The way people around the world transact and bank has changed quickly and in some fairly dramatic ways over the past twelve months.
Around one in four respondents (26%) are using more cash now, yet 27% are using less.
Half of all South Africans are using more cash which Alicia Gaddin, sector head of financial services for Synovate in South Africa attributes to control.
"Using cash is a better way to curb spending. You watch it leave your wallet. Many South Africans are closing credit accounts and saving in order to make purchases."
Credit cards are similarly both more and less popular depending on market, with an overall 14% using them more than they did a year ago and 18% using them less.
Brazil is leading the credit charge with 29% using them more, followed by 28% in France and 26% in Denmark.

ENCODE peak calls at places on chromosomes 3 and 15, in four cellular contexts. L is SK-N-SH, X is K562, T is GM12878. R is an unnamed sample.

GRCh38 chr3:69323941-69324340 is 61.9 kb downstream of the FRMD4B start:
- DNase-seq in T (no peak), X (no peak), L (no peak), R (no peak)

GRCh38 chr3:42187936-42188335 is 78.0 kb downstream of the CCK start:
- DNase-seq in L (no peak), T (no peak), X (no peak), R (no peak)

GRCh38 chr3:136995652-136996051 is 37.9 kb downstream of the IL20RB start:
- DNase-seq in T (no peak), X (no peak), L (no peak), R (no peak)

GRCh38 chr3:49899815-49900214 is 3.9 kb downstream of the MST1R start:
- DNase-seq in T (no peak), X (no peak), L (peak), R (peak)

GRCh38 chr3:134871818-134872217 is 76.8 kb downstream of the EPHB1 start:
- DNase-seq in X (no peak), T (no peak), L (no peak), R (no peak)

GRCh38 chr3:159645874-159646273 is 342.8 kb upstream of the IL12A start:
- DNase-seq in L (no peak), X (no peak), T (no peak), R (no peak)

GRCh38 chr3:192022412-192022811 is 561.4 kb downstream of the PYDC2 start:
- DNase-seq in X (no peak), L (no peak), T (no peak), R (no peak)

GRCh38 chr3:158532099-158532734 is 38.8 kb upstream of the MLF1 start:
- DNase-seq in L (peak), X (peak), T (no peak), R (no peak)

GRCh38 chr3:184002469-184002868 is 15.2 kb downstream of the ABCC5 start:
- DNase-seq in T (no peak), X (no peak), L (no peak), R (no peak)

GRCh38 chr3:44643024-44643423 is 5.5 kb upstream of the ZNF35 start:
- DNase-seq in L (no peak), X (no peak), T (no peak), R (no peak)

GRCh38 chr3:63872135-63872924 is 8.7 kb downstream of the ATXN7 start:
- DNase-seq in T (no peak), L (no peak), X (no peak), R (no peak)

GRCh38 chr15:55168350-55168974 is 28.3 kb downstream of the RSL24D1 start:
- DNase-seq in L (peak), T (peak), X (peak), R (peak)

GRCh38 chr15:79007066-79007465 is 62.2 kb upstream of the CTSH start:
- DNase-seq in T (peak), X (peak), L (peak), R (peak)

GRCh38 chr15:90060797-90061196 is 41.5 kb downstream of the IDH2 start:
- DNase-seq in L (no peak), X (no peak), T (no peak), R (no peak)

Ari Gonzalis, new business director for Synovate in Brazil says there are two contributing factors:
"Strong downward movement of interest rates has had a big impact in the feasibility of credit for many people, plus the banks and credit card operators have been running major campaigns to demonstrate the benefits of plastic money."
Cheques are on the way out it seems, although that change is probably more linked to technology and efficiency than it is to the global financial crisis.
Overall, 3% are using more cheques, 20% use them the same amount, 17% use them less and 60% do not use them at all.
US-based Claire Peerson Braverman, senior vice president of financial services for Synovate tells us that Americans are moving online.
"Internet banking is less expensive than cheques and allows for more control when paying bills. Automatic payments can be planned in advance, thereby avoiding late fees. All the research we have done tells us that every little bit helps in this economy and people are reevaluating all these seemingly small decisions to make sure they eek out as much value for the family as possible."
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